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They have included a throat infection which saw her pull out of playing Miss Hannigan in West End musical Annie for a week last month.
There also continues to be no sign of another series of her sitcom Miranda or her hosting a remake of The Generation Game, which the BBC said was on hold in August 2015 despite a successful pilot being filmed just before Christmas 2014.
She suffered from agoraphobia in her early twenties.
But, in an interview in November last year for the Daily Mail she insisted: I'm looking forward to being in a room with the people who have supported me and watched the sitcom, and being able to thank them for that. Now 41, she took sketch shows to the Edinburgh fringe in the s, and performed in the double act The Orange Girls with Charity Trimm.
“It’s easy to spiral into seeing just the negative around us and then simply not smiling.
“I think we all have days when we just want to hole up, cancel friends and cocoon in a duvet.” And she added: “I found nothing could prompt an upward turn to my mouth — not even a cheeky dollop of ice cream with my favourite comedy.” Around the same time, the 44-year- old actress pulled out of a string of commitments including a reprise of her role in Call The Midwife, a BBC remake of Up Pompeii and plans to host The Royal Variety Performance.
SHE puts smiles on the faces of millions of people but Miranda Hart has revealed that the one person she struggles to make happy is herself.
I remember when his ship sank and coming home from school and a whole mass of news reporters being outside, but Mum hadn’t told us what had happened.” In her early 20s Miranda was forced to move back in with her parents when she was struck down by anxiety and agoraphobia after graduating with a degree in political science from Bristol University.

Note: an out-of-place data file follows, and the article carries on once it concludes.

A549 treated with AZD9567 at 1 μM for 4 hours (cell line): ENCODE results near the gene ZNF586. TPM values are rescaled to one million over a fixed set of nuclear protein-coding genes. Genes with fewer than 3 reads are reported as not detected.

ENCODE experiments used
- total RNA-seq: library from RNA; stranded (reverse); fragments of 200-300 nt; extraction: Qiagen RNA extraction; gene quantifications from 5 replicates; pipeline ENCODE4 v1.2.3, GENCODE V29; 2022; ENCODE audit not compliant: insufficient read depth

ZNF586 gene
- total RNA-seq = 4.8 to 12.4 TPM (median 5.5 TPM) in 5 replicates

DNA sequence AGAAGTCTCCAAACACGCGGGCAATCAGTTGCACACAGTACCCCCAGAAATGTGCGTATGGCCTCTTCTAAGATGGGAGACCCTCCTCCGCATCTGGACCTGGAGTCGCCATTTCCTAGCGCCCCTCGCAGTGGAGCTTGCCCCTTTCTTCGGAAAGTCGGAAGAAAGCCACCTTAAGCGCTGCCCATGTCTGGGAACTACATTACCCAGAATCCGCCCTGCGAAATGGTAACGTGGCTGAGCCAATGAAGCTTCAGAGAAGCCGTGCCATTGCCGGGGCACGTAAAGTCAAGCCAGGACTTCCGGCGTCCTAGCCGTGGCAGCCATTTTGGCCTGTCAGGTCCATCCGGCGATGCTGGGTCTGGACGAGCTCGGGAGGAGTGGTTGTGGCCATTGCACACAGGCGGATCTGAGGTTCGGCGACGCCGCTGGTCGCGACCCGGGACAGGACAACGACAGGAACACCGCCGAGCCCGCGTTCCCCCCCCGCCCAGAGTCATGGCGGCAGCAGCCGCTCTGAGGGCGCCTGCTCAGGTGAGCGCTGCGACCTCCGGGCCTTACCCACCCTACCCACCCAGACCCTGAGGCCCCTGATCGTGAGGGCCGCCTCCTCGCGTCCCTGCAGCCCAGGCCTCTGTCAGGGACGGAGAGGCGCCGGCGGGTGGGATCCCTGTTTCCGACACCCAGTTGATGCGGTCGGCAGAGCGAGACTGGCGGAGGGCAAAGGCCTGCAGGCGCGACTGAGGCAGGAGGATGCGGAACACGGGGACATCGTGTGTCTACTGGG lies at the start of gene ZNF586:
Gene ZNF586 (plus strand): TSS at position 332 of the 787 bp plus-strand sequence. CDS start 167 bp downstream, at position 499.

Miranda now admits that she was battling dramatically low moods as she “succumbed to that old back-to-school feeling”.
The star, who has talked extensively about earlier struggles with anxiety and agoraphobia, also told how the experience gave her an insight into how much unseen suffering goes on.
Her mother, Diana, is the daughter of Sir William Luce, a former governor of Aden.
She studied politics at the University of the West of England in Bristol and made her Edinburgh Fringe debut in 1994 but did not dare to go solo until 2002 when after borrowing £7,000 from a friend she staged her own shows, Miranda Hart – Throbs, It’s All About Me & Miranda Hart’s House Party.
She has appeared on several high-profile charity bills in recent years, including a role in a new Blackadder sketch with Rowan Atkinson and Tony Robinson at a Prince's Trust fundraiser at the Albert Hall in Whether that's sufficient preparation for a tour to which fans flock in their thousands to see Hart and Hart alone, remains to be seen.